In the wake of Hurricane Harvey, the Federal Trade Commission is warning users to be on the look for malicious cyber activity related to Hurricane Harvey targeting both disaster victims and potential donors.
Donors are reminded that emails requesting donations from fake charitable organizations commonly appear after major natural disasters. According to Walt Green, the former director of the Justice Department’s National Center for Disaster Fraud, every year people register the online domains for any storm names (or other natural disaster) the National Weather Service releases to scam people. Hurricane Harvey is no exception.
These scams aren’t just domains asking for money. They also come in the form of phishing emails to your inbox. Disaster-related phishing emails may trick users into sharing sensitive information. Such emails could also contain links or attachments directing users to malware-infected websites. Donors are urged to exercise caution when handling emails or any other type of solicitations that relate to Hurricane Harvey, even if those emails appear to originate from trusted sources. Green advises donors to never give money via link that someone sends to them, no matter how much they trust the person who sent it. The person who sent them the link could have been scammed as well. According to Green, the best way to donate to an organization is by typing their name in your browser and going directly to them. “That way you know you’re giving to who you think you’re giving to,” he says.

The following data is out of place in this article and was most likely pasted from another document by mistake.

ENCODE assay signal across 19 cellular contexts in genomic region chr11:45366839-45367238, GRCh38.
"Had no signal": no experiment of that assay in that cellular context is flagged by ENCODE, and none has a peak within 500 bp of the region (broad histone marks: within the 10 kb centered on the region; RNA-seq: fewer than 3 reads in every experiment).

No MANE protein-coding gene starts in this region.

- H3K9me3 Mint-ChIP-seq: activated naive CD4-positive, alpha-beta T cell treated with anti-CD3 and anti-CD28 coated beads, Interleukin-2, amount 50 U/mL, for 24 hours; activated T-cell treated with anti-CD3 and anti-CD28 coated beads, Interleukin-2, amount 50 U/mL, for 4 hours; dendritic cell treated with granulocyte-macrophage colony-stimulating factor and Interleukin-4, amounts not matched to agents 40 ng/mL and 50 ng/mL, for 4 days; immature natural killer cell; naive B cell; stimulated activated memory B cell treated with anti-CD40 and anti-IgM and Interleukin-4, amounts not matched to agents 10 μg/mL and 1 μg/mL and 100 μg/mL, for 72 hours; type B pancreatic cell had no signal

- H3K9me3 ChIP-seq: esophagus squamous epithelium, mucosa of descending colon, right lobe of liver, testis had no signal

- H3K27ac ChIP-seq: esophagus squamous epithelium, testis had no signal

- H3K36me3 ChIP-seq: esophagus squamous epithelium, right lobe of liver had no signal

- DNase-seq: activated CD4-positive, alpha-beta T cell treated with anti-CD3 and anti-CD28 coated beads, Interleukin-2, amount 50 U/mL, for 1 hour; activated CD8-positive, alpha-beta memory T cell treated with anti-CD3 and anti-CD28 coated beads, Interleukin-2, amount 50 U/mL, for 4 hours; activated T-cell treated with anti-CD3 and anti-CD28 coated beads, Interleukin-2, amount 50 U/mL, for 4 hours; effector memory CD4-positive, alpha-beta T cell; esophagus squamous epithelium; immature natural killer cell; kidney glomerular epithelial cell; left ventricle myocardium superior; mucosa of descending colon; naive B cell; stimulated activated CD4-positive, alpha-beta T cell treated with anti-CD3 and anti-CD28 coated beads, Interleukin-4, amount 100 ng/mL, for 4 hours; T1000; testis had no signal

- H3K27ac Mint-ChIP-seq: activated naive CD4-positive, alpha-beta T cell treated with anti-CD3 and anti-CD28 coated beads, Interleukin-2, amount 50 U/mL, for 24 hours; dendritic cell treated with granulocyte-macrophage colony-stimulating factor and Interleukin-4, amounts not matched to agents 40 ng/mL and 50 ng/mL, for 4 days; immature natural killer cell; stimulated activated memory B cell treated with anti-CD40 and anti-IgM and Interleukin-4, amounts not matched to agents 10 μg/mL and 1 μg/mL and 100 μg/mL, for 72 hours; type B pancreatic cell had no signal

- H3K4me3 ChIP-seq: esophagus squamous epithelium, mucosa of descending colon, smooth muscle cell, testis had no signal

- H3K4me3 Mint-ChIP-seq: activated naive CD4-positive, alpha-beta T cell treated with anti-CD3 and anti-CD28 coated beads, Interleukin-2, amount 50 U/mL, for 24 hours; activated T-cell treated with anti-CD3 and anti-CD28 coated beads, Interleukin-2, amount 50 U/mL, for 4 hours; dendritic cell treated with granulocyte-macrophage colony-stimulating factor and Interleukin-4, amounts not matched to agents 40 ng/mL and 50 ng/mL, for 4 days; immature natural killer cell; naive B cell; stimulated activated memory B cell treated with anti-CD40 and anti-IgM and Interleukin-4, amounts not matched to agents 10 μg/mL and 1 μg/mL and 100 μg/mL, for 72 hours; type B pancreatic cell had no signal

US-CERT encourages those planning to donate to exercise caution when opening email messages related to Harvey and take the following preventative measures to protect themselves from phishing scams and malware campaigns:
- Review the Federal Trade Commission’s information on Wise Giving in the Wake of Hurricane Harvey, which includes links to check if charity organizations are legitimate.
- Don’t open unsolicited web links or attachments in email messages. Fraudulent emails often contain links or attachments that direct users to phishing or malware-infected websites. For more information on safely handling email attachments refer to the US-CERT Tip Using Caution with Email Attachments.
- Keep antivirus and other computer software up-to-date.
- Verify the legitimacy of any email solicitation by contacting the organization directly through a trusted contact number. You can find trusted contact information for many charities on the BBB National Charity Report Index.
- Take the time to verify any organization you plan on donating to. You can easily do that online by visiting sites that vet charitable organizations like Charity Navigator, Better Business Wise Giving Alliance, or GuideStar.
The Department of Justice lists a number of resources for reporting fraudulent activity and scam protection here.
The public can report disaster fraud related to Harvey to the Disaster Fraud Hotline at 1-866-720-5721 24 hours a day, seven days a week.
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